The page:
Saturday, July 09, 2005

Stand Up Straight...

Ever been the refugee camps in Jordan? Camps like Zezya, Shnelar, Baqa'a, Al Hussian. When my parents were young, they travelled along with the hordes of refugees in 42' and 67'. And although, they spent a short period of time in those camps, just like almost any Palestinian did, a forever connection was built. I was born in Amman, in a life of luxury and prosperity, I never knew the meaning of being kicked out of your own country, or suffering poverty, or living in tents. I cried when my parents refused to buy me a guitar, when others in those camps cried searching for jobs to support their families. And maybe because my parents were young, they don't remember much of it. But yesterday i visited my distant relatives who never managed to propser and get out of those camps. And unlike what you think, am not ashamed of who i am. Those are my people, and those are my family.

They heard about my writings about Jordan and it's current situation. They heard am criticising certain aspects in our country, and one of them said as i drank the most delicious tea in my life, sitting on the ground. "I think you came to the right place, i don't think you'll find anything positive here."

But, actually, let me tell you something that means the world to me. I came from my world where I complain about not going out with my friends or bad quality cinemas, to see the reality, to wake up from this bogus i am living. And although they didn't have much, the streets were muddy, and the houses where small... I saw the highest class of people. People who were generous, kind, and white-hearted, and i although i haven't been visiting them for a long time, they greeted me warmly and i didn't feel like a stranger. I sat there, and i don't know most of the faces, but i felt welcomed and happy. The neighbors knocked, and sat, all like family. The babies i barely knew, came to play with me refering to me as their "cousin" and although i am not, that's how they were raised: commitment, family connection, and hospitality.

Their simplicity dazzled me, and i talked to the old ladies asking them how they got here. And their storage of almost 70 years of memories flowed into my notebook. How the tents were blown in the winter, how the UNRWA helped them build their modest homes and distrubted various supplies every month. They revealed to me their mysterious connection with Sardines, that were distrubted weekly to the refugees. And before i could finish my sentence, one of the younger mothers said to me "You should be a journalist. Did you finish the Tawjihi?"

And i paused for a second telling her that i didn't sit for the Tawjihi exams, rather sat for the IGCSE externals. And of course they were baffled, and in the end i said "Yes i finished Tawjihi." And they smiled at me, wishing me the best of luck, and praying for god to keep me safe. And even though, they didn't get the best of life, the best of education, and the best of conditions... some of them suceeded and obtained their MA's and Phds. On my way home, i thought of them... and their courage. And i felt the sudden urge to write this, and tell you, one of my countries best qualities: we may complain, we may live a harsh life, but we have hearts of gold ready to accept anyone in need.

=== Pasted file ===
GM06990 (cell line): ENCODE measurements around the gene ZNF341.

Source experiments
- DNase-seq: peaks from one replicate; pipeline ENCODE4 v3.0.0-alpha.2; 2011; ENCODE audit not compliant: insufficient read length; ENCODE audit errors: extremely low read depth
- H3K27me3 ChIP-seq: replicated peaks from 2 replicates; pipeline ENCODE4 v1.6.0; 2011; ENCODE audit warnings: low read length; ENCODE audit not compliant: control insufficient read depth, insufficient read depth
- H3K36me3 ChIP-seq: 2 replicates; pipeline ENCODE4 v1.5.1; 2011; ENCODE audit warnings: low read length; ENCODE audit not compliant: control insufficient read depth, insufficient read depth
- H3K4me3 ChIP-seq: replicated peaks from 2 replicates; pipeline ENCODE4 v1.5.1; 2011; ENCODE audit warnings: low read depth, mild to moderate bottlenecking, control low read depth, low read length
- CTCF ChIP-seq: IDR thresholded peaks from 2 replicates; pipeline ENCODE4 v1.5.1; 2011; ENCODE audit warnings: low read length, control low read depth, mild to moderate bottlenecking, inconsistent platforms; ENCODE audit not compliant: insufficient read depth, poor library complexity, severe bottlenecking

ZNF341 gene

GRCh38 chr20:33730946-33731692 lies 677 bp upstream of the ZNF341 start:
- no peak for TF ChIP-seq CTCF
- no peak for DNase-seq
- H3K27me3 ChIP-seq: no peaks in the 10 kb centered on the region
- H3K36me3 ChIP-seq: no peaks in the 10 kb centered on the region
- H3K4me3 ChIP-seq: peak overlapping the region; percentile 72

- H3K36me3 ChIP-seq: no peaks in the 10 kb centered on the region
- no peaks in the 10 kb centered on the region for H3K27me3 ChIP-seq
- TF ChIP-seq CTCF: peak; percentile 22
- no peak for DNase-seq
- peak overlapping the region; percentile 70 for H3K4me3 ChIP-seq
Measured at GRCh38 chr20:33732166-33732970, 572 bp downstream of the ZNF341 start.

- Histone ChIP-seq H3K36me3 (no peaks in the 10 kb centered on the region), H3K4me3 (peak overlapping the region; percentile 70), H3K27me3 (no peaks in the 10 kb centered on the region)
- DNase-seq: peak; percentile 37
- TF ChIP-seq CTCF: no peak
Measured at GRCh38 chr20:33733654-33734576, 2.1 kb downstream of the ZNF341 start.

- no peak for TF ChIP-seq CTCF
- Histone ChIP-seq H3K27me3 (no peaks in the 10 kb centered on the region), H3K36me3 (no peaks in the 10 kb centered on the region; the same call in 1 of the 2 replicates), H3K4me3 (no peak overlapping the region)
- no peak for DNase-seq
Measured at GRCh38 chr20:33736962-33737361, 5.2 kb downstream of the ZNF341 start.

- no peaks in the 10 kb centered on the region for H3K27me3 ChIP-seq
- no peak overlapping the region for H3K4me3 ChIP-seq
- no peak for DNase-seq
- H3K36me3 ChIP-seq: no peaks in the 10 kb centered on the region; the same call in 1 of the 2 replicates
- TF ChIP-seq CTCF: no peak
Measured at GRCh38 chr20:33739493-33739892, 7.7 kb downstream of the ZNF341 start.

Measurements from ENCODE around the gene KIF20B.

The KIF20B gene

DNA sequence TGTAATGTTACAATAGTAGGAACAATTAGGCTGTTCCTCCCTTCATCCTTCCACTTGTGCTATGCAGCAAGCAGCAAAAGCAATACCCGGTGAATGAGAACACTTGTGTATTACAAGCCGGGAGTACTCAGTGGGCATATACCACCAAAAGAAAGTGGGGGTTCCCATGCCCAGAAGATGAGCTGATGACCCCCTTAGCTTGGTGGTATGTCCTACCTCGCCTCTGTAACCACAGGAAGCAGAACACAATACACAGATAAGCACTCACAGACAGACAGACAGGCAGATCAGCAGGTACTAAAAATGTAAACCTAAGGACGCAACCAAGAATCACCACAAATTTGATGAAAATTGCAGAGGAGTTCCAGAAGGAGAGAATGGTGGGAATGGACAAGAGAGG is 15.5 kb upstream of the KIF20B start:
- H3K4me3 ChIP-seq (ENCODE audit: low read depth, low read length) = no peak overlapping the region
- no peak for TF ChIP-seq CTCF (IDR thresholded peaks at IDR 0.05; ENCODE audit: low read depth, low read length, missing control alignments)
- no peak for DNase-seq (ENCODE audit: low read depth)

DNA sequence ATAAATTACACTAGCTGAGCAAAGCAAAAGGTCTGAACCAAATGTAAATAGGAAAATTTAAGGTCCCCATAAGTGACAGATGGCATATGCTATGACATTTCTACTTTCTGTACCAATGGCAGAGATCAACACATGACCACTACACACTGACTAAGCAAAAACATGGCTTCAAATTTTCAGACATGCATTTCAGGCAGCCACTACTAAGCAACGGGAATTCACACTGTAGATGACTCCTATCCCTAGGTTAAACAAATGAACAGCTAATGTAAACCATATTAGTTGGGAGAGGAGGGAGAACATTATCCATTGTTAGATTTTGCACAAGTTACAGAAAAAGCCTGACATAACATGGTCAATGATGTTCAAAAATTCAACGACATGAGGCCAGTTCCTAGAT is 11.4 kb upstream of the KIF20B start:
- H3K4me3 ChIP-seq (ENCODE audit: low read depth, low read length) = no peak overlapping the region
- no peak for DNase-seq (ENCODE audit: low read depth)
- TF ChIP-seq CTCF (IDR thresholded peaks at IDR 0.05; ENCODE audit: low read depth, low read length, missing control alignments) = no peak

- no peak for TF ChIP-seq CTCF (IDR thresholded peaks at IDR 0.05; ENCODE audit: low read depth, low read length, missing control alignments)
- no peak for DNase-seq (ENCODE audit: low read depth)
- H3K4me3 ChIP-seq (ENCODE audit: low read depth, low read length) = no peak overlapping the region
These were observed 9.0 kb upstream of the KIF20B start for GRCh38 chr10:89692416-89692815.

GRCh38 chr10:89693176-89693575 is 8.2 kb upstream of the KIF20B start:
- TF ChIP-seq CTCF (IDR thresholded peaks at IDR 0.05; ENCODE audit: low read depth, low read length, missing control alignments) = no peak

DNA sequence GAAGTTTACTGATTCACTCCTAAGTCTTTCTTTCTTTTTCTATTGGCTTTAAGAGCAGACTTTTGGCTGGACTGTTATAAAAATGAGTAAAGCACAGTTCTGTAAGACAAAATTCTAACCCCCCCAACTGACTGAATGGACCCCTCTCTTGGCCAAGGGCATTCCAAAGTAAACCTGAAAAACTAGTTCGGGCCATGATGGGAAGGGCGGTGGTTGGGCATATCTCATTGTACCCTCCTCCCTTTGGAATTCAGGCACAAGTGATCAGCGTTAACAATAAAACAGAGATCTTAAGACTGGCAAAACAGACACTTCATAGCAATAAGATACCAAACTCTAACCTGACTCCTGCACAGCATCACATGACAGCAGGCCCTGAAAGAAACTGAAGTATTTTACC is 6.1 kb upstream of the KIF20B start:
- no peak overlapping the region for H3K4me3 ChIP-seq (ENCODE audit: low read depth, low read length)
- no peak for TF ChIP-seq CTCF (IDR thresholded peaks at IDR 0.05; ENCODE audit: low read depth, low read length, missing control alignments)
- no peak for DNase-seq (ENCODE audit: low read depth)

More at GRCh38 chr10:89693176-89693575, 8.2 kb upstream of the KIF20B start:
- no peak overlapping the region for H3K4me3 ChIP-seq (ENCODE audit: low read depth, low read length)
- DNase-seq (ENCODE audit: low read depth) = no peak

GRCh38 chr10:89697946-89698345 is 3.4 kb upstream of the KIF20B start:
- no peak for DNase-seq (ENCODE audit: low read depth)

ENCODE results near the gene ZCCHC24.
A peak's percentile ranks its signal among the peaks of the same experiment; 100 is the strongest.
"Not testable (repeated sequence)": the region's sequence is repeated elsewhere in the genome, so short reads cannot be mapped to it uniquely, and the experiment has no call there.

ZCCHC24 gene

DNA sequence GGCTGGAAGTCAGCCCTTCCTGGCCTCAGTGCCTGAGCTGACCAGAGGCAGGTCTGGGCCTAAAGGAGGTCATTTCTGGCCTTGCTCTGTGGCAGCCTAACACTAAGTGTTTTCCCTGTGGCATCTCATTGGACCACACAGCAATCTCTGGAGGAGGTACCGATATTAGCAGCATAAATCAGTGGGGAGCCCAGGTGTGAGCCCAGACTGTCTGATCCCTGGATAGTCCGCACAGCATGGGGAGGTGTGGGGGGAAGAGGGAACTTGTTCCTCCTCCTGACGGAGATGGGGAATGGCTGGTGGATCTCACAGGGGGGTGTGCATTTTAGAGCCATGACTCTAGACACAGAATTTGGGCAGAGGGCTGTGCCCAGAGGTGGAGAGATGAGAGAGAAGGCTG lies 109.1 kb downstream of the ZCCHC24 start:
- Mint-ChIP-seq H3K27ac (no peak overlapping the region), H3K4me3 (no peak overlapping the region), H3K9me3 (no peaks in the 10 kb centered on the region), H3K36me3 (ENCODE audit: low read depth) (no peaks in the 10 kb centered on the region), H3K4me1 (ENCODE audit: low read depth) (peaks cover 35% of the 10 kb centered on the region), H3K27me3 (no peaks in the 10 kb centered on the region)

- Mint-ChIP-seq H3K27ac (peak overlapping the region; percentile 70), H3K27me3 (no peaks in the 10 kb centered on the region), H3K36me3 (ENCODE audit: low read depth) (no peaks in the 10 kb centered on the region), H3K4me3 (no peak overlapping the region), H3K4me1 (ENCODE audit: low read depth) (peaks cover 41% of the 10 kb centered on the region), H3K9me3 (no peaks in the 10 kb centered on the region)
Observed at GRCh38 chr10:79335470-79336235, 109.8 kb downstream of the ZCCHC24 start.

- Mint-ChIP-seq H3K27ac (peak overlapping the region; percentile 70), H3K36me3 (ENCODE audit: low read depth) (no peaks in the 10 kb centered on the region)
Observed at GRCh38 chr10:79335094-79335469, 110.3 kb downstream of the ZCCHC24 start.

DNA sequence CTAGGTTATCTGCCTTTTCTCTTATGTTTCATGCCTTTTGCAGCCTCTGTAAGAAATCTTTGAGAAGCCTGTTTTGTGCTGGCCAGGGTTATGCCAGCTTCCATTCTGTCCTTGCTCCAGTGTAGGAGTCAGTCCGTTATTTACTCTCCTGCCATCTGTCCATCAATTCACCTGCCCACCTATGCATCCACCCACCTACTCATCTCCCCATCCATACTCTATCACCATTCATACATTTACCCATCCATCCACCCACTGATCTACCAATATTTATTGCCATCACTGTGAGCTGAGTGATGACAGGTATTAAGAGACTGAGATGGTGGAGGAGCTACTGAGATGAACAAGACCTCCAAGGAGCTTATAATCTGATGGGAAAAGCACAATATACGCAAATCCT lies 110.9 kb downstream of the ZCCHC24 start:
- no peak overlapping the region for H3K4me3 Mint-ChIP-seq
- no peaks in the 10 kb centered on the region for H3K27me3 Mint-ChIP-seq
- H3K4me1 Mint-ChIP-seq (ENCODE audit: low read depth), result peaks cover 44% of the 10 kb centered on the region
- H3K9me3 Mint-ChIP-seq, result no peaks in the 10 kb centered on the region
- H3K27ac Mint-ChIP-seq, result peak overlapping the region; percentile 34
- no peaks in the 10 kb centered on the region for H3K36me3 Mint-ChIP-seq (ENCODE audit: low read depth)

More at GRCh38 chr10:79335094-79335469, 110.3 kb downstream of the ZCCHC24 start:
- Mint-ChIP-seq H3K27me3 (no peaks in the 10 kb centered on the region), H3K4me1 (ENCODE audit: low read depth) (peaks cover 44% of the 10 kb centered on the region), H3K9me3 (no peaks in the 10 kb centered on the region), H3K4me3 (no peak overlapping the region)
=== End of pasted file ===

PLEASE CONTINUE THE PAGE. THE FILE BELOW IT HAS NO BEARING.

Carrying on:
A lot don't admit that their relatives,parents,siblings lived in refugee camps, or still do. But I am
telling you my friend, you shouldn't be ashamed of where you come from, especially if they're the refugee camps, because they are the most bold, courageous, and determined people in life, who strive for change all the time. Why i wrote this? As i continue to live my privilaged life, that my dear parents gave me through their struggle and hard work, I tell you we should be grateful for who we are now, no matter what's the situation. Stand up straight, now is the time to make your change.


Blogger SugarCubes said...

I enjoyed reading this so much and I'm looking forward to reading more about those camps. Well done girl :)

5:14 AM  
Blogger Basbooos said...

thanks amino for this posting. i am glad that there are young people who are not afraid to talk honestly about their roots. i just wish the priviliged young generation in jordan would just wake up and start looking around them to reality.

7:55 AM  
Anonymous Ziad said...

At first, I didn't think I'd be visiting your blog often, because I'm not too thrilled about reading what I had assumed would be a teenage girl's rants. Well, you continue to prove my initial assumptions wrong! I really enjoyed this post. You have a very preceptive outlook (not to use "grown up" or "old" :p ).

I'm still straining my eyes to read the text though. Maybe I'm just getting old :)


8:21 AM  
Anonymous Ibrahim said...

Thanks for this post Amino you are such a good talent writer...

i enjoyed reading this post, keep going girl you have a good future ...


7:29 PM  
Blogger Amino said...

Sugarcubes - Thank you buddy :)

Basboos- A person without his roots, is like a fallen tree. (damn i should make proverbs)

Ziad - Thanks Ziad, no seriously am changing my blogger template soon, into something more comfy, eye wise (nahh u're not getting old!)

Ibrahim- Thanks :)

9:40 PM  

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